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electionlineWeekly — September 27, 2012

Table of Contents

II. Election News This Week

  • Two pieces of legislation signed into law this week should make it easier for Californians to cast a ballot in future elections. On Monday Gov. Jerry Brown signed AB 1436 into law, which beginning in 2015, will allow residents of the Golden State to register to vote on election day. The law can’t take affect until the secretary of state certifies VoteCal, the state’s new statewide voter registration database. Nearly half of all California voters vote-by-mail and another piece of legislation signed into law by Brown was AB 2080 will simplify who may turn in a vote-by-mail ballot. According to the Palo Alto Patch, currently, family members or persons in the same household can return ballots of vote-by-mail voters only "due to illness or other physical disability," as noted on the ballot envelope.  AB 2080 eliminates this requirement, allowing a vote-by-mail ballot to be returned for any reason, without compromising existing safeguards.

  • The state of Florida released a final list of 198 names of noncitizens registered to vote in the Sunshine State. This number is much lower than the 2,600 Gov. Rick Scott had alleged when this process began.

  • File this one under oops! Apparently some Ohio residents are throwing out their absentee ballot applications thinking that it’s junk mail. "Some people were calling us and asking if we could send them an absentee application," Bill Shubat, Belmont County Election Board Director told WTRF. "And we'd certainly be happy to do that. But we reminded them that the attorney general already sent them one. They indicated that they threw it out, and one person had shredded it." Fortunately, unlike a ballot itself, the county can send residents a new application.

  • Last week we reported some impressive numbers of new/updated voter registrations in Maryland and New York since those two states went online with their voter registration. This week we have a report from Nevada, which went live statewide with online voter registration earlier this month that new registrations are averaging 550 per day.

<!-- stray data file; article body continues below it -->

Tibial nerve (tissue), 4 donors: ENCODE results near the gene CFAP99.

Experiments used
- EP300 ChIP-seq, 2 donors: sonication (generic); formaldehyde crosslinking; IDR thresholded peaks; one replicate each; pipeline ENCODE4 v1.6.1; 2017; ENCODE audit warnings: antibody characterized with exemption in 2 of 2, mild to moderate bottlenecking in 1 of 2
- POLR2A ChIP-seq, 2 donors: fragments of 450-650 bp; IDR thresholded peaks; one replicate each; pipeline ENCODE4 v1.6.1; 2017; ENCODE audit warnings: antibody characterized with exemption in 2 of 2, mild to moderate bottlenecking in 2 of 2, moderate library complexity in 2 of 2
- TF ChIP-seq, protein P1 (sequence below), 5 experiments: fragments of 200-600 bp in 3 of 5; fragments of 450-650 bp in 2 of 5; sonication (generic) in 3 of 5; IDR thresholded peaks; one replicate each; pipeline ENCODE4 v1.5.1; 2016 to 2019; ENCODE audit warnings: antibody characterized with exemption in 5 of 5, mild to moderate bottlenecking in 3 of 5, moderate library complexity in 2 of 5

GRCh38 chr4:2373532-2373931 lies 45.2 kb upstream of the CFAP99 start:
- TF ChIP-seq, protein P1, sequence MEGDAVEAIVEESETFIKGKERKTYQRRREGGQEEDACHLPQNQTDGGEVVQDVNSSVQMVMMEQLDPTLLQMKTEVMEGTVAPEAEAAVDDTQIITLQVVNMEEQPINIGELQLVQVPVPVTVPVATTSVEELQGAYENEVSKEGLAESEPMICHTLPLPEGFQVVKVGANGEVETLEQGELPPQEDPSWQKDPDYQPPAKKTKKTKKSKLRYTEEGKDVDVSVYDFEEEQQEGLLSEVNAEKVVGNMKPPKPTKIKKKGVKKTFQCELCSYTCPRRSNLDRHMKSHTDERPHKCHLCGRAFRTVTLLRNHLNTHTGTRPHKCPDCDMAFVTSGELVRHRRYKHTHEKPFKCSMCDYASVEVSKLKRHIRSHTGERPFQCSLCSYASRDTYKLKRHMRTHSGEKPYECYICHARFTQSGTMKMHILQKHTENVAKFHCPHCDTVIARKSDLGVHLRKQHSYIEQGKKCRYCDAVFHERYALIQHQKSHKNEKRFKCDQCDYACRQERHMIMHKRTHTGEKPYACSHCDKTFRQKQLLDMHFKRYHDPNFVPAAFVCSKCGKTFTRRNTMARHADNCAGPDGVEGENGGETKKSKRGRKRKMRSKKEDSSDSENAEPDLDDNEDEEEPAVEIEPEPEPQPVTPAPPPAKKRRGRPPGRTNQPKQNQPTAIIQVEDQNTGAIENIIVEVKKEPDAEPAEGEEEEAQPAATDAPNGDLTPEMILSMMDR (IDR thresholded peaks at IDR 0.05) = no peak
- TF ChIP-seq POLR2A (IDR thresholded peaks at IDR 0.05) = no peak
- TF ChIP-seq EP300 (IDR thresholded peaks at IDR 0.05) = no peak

• This week, Facebook gave its users the ability to add when and where they registered to vote on their profile’s timeline. According to The Hill, in a blog post, Facebook said it believes the new timeline feature and its "I'm Voting" app with CNN "will result in a more involved and informed citizenry ahead of Election Day."

  • Congratulations to TurboVote who this week signed up their 100,000th voter. The site, which electionlineWeekly featured back in July now has 57 college partners across the country with nine schools having signed up more than 20 percent of their student population with the voting site.

  • Personnel News: Following his arrest for a probation violation, Fulton County, Ga. Elections Director Sam Westmoreland resigned this week. According to the Atlanta Journal-Constitution Registration Chief Sharon Mitchell, who has been with the county for about a year and has a decade of elections experience, will serve as interim director. Embattled Hawaii County Clerk Jamae Kawauchi hired Elizabeth Lehau Iopa, an elections specialist who has been with the department for four years to serve as the temporary elections administrator for the Big Island. Michael F. Colley recently resigned from the Franklin County, Ohio board of elections. Colley, who did not cite a reason for resigning, although he has been battling Parkinson’s, served on the board since 2003. Late last week, the Shelby County, Tenn. election commission voted unanimously to suspend Richard Holden, administrator of elections, for three days in October followed with six months of probation. According to the Commercial Appeal, Holden was suspended because of “personnel issues in the office” and problems with the August 2 primary.